Esther J. Eisenhower, director of the county's esl program, also defended the record of the school system's program.
"There are those who believe we were politically motivated by anti-Carter Administration sentiment. We felt it [the esl approach] was right for our children, and we think we are the ones best qualified to find the best method to teach our children," she said.
Ms. Eisenhower said the "first wave of refugees" were professionals and military personnel whose children did not need much esl instruction. But in recent years, she said, the school system has seen an increase in "boat people" and others whose countries are at war and who are from "lower socio-economic groups."
Approximately 62 percent of the county's new "language-minority" students spoke no English at all when they first enrolled, and 60 percent are refugees, according to Ms. Eisenhower. In any group of 25 esl students, she said, there are between 5 and 17 different languages represented.
To meet the educational needs of some of the new immigrants--often high-school students with third- and fourth-grade-level skills--school officials are developing a "literacy program" focused on students age 15 and older, Ms. Eisenhower added. In that program, students who have "never had the opportunity" to at-tend school in their native countries will be taught an elementary-level curriculum by esl teachers from the elementary grades.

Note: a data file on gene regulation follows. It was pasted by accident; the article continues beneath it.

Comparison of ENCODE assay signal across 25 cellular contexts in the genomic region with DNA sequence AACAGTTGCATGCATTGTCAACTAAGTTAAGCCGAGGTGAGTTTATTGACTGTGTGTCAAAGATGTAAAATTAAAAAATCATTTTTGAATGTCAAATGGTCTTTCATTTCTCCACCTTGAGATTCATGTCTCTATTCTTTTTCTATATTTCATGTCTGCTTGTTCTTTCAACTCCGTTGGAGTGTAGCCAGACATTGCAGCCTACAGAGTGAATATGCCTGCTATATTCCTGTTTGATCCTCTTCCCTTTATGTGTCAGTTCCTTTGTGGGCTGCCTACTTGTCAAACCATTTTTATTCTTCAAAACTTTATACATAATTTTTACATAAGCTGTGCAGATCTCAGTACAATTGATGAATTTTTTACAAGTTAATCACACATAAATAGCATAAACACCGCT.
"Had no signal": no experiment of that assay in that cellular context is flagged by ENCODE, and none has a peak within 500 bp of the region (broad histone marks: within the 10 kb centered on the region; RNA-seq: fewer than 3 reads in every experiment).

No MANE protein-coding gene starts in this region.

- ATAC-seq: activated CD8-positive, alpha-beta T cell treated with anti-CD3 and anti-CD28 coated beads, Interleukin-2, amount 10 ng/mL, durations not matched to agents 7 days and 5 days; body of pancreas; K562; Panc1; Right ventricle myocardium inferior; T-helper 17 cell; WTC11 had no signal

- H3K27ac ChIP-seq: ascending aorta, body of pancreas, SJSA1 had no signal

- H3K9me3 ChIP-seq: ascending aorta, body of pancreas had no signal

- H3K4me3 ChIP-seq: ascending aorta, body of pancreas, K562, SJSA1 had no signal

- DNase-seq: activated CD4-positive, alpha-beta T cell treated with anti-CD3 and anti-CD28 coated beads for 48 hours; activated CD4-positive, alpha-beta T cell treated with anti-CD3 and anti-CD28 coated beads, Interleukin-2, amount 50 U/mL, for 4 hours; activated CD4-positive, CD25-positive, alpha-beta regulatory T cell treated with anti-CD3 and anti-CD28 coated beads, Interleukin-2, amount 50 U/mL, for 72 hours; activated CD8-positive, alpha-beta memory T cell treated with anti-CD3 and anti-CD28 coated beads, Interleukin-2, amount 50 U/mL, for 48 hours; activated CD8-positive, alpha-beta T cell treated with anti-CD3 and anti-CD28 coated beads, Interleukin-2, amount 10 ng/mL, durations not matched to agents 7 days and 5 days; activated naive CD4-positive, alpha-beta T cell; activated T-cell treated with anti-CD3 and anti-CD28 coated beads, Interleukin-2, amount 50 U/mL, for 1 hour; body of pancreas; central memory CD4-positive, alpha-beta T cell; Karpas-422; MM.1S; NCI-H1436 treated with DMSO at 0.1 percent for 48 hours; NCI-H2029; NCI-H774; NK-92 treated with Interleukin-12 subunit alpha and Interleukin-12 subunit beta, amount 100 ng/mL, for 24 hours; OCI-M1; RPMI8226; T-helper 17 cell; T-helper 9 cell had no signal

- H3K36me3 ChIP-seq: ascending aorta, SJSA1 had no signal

"They can't just transfer skills and so we have to teach content area," explained the director.
The success of Fairfax County's program, in spite of its diverse student population, has attracted the attention of school officials from across the country as well as foreign educators. "We have literally become a mecca," Ms. Eisenhower said, adding that since the start of the school year, officials from 83 school systems have reviewed the Fairfax program.
All of the county's esl curriculum materials, which "interface with every facet of the the regular curriculum," have been developed by staff members, according to the director. In addition, she said, they have developed a handbook for parents and students that is available in 11 languages.
"Our students don't stay in the program one minute longer than is necessary before they are mainstreamed," Ms. Eisenhower explained. In the elementary schools, she said, some esl students are "out in two years," an achievement she attributed to the county's "well-trained teachers and a viable curriculum."
However, the state board of education has only recently approved certification standards for esl teachers, which will take effect next year. Ms. Eisenhower said that despite the absence of state certification requirements, the county has not made any "concessions" on the level of its teaching standards.